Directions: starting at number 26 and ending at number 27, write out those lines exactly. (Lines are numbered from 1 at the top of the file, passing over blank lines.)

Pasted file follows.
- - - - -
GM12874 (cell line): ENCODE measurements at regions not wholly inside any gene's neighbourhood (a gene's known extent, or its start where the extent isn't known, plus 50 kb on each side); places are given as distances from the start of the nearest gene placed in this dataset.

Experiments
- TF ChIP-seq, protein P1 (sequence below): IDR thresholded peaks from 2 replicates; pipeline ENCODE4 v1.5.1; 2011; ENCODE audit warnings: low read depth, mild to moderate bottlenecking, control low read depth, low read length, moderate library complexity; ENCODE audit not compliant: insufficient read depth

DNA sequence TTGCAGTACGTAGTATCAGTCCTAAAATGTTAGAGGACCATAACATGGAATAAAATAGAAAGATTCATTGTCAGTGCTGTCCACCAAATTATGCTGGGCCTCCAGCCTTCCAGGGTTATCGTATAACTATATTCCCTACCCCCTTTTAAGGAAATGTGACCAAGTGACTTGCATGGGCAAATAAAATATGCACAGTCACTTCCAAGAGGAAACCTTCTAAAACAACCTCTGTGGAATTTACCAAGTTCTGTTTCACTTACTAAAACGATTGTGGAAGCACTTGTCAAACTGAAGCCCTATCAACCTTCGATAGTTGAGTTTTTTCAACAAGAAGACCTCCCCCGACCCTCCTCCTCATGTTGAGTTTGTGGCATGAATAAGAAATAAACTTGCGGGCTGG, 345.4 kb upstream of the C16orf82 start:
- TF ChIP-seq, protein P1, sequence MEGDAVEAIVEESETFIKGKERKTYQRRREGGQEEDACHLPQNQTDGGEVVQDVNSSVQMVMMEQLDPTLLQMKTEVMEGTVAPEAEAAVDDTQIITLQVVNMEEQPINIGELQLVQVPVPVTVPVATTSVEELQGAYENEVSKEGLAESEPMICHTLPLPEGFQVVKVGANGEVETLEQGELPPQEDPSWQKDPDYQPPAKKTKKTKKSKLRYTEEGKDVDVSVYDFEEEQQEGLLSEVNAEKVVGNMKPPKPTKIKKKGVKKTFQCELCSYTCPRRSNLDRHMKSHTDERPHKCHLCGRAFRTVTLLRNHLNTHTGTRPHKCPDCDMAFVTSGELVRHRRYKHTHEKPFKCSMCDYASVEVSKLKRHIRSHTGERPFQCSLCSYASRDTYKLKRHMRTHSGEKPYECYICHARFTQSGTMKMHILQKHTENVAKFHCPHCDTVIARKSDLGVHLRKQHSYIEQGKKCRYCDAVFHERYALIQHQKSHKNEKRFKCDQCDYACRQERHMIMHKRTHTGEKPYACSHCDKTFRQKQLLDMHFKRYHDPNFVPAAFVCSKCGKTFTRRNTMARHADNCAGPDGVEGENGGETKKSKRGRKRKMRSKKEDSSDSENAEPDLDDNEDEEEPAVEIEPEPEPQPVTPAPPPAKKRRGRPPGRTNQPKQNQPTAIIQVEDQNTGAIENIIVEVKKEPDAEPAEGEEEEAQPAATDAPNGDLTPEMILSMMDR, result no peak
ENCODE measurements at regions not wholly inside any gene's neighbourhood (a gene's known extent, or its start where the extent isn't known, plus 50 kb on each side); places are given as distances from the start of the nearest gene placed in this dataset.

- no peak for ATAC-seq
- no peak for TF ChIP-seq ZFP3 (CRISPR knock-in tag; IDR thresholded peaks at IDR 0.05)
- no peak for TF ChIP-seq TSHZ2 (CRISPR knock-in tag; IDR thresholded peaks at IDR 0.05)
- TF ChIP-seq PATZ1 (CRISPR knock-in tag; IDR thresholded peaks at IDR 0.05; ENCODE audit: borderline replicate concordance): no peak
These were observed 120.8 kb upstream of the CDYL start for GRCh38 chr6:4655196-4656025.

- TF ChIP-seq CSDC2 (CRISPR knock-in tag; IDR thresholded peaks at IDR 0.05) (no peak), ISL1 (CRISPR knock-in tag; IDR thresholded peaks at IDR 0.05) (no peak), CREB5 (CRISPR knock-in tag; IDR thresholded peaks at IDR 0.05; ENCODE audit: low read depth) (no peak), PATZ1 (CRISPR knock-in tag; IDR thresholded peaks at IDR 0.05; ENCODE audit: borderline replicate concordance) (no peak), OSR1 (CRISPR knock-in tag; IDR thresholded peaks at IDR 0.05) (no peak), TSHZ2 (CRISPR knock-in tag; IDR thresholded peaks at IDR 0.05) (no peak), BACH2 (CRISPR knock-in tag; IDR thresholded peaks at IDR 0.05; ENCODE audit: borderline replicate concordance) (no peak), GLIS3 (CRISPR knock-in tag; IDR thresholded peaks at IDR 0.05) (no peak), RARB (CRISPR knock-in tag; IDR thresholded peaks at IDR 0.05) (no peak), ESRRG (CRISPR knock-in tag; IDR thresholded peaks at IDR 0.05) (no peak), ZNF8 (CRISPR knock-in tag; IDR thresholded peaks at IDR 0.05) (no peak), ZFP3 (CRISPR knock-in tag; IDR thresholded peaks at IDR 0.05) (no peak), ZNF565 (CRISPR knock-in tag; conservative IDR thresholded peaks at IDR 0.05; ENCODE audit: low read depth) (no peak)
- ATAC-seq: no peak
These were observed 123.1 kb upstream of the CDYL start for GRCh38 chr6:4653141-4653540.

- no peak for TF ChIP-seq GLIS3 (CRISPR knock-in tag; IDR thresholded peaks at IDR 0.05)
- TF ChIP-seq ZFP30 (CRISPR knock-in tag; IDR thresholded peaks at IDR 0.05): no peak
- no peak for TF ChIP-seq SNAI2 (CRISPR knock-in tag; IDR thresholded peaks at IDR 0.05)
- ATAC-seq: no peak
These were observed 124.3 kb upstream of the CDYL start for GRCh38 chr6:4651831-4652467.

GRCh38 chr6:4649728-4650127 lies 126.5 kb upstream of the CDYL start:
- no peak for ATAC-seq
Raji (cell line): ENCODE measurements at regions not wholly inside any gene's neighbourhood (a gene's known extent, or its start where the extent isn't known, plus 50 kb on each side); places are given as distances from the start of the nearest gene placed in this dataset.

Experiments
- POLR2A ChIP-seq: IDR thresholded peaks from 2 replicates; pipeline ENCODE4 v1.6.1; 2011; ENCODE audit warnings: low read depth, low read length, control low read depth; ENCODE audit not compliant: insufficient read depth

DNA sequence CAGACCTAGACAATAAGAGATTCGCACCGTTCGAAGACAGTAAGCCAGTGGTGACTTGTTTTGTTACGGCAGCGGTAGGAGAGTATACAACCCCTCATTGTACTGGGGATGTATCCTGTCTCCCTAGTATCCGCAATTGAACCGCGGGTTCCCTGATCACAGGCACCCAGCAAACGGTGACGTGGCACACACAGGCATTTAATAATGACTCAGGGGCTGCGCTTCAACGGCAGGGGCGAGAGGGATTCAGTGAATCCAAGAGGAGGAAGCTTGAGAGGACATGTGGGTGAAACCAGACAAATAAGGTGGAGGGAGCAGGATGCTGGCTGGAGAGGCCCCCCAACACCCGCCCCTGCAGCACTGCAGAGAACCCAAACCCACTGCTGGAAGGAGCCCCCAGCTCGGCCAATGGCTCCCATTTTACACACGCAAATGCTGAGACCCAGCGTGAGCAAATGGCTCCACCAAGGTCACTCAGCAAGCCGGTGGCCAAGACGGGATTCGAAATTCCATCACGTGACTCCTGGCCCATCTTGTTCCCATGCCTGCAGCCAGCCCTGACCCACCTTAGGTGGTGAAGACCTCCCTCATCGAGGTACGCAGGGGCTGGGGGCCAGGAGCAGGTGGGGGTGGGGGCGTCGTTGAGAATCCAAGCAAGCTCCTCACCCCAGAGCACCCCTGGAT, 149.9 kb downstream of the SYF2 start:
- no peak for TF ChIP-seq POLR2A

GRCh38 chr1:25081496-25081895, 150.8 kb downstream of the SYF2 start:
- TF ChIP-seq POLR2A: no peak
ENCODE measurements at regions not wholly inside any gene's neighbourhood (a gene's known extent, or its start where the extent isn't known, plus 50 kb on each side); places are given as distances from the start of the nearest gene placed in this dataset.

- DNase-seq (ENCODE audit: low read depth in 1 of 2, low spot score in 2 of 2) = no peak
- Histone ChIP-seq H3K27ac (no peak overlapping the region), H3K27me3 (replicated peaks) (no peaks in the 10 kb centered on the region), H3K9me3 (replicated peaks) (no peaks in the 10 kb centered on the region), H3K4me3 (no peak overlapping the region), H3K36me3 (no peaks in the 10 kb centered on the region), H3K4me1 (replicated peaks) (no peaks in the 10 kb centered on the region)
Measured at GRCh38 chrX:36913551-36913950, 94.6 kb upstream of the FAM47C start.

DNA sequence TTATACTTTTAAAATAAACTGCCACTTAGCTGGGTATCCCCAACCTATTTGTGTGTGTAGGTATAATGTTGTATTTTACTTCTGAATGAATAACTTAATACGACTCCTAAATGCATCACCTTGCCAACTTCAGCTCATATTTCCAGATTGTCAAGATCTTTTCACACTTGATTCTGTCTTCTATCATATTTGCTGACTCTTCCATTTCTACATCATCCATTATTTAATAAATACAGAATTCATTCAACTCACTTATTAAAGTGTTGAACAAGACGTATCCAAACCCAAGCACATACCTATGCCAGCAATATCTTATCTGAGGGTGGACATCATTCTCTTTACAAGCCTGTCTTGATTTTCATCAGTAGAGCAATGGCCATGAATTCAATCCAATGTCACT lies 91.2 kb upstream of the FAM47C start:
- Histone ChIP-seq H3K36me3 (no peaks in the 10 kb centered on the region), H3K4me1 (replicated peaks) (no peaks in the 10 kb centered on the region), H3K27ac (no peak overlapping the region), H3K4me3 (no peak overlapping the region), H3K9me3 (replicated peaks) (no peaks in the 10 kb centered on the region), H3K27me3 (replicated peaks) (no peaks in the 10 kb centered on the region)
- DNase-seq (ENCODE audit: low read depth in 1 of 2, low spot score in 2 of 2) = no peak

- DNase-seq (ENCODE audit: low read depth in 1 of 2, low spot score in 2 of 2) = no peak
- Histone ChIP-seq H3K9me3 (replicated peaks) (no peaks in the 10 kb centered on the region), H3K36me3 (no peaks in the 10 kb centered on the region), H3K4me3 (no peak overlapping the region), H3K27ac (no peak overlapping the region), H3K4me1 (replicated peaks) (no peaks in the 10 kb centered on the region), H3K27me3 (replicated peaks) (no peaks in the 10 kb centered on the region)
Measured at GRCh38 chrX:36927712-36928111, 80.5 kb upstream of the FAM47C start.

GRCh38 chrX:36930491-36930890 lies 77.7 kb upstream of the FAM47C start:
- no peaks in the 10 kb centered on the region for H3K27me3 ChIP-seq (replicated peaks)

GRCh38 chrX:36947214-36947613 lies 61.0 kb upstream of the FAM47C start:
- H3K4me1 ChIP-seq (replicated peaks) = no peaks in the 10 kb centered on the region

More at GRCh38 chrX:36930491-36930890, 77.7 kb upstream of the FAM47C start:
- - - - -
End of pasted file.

- no peak for TF ChIP-seq POLR2A

GRCh38 chr1:25081496-25081895, 150.8 kb downstream of the SYF2 start: